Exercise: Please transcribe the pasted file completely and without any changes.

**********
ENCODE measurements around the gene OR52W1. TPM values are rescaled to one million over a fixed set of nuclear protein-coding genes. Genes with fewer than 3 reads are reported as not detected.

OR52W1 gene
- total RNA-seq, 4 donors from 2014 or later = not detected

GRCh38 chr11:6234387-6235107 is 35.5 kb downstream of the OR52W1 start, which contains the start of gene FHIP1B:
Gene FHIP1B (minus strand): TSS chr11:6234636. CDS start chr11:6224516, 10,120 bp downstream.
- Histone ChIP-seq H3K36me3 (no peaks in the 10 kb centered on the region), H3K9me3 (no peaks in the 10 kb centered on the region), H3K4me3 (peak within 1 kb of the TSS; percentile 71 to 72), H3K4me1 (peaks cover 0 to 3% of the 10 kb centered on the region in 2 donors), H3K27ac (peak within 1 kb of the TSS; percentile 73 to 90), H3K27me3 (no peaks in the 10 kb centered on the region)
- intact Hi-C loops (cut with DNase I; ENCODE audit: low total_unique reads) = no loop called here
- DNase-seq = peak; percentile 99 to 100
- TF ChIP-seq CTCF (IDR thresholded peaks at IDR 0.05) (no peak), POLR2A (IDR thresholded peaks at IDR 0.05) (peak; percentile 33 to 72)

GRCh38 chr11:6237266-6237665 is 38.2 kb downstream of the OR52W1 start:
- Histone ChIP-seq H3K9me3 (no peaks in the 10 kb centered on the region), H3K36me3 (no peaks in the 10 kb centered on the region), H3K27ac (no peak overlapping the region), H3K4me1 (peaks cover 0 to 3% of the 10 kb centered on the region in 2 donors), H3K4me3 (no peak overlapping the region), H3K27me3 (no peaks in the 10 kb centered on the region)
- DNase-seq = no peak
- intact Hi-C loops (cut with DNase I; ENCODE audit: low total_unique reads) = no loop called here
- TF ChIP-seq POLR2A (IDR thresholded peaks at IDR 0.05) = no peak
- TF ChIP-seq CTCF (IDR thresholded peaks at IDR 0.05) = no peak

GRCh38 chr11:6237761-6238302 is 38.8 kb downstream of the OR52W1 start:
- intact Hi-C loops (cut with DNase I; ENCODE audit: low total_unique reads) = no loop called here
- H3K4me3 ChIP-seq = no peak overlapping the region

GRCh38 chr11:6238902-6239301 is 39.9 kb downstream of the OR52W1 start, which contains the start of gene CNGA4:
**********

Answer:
ENCODE measurements around the gene OR52W1. TPM values are rescaled to one million over a fixed set of nuclear protein-coding genes. Genes with fewer than 3 reads are reported as not detected.

OR52W1 gene
- total RNA-seq, 4 donors from 2014 or later = not detected

GRCh38 chr11:6234387-6235107 is 35.5 kb downstream of the OR52W1 start, which contains the start of gene FHIP1B:
Gene FHIP1B (minus strand): TSS chr11:6234636. CDS start chr11:6224516, 10,120 bp downstream.
- Histone ChIP-seq H3K36me3 (no peaks in the 10 kb centered on the region), H3K9me3 (no peaks in the 10 kb centered on the region), H3K4me3 (peak within 1 kb of the TSS; percentile 71 to 72), H3K4me1 (peaks cover 0 to 3% of the 10 kb centered on the region in 2 donors), H3K27ac (peak within 1 kb of the TSS; percentile 73 to 90), H3K27me3 (no peaks in the 10 kb centered on the region)
- intact Hi-C loops (cut with DNase I; ENCODE audit: low total_unique reads) = no loop called here
- DNase-seq = peak; percentile 99 to 100
- TF ChIP-seq CTCF (IDR thresholded peaks at IDR 0.05) (no peak), POLR2A (IDR thresholded peaks at IDR 0.05) (peak; percentile 33 to 72)

GRCh38 chr11:6237266-6237665 is 38.2 kb downstream of the OR52W1 start:
- Histone ChIP-seq H3K9me3 (no peaks in the 10 kb centered on the region), H3K36me3 (no peaks in the 10 kb centered on the region), H3K27ac (no peak overlapping the region), H3K4me1 (peaks cover 0 to 3% of the 10 kb centered on the region in 2 donors), H3K4me3 (no peak overlapping the region), H3K27me3 (no peaks in the 10 kb centered on the region)
- DNase-seq = no peak
- intact Hi-C loops (cut with DNase I; ENCODE audit: low total_unique reads) = no loop called here
- TF ChIP-seq POLR2A (IDR thresholded peaks at IDR 0.05) = no peak
- TF ChIP-seq CTCF (IDR thresholded peaks at IDR 0.05) = no peak

GRCh38 chr11:6237761-6238302 is 38.8 kb downstream of the OR52W1 start:
- intact Hi-C loops (cut with DNase I; ENCODE audit: low total_unique reads) = no loop called here
- H3K4me3 ChIP-seq = no peak overlapping the region

GRCh38 chr11:6238902-6239301 is 39.9 kb downstream of the OR52W1 start, which contains the start of gene CNGA4: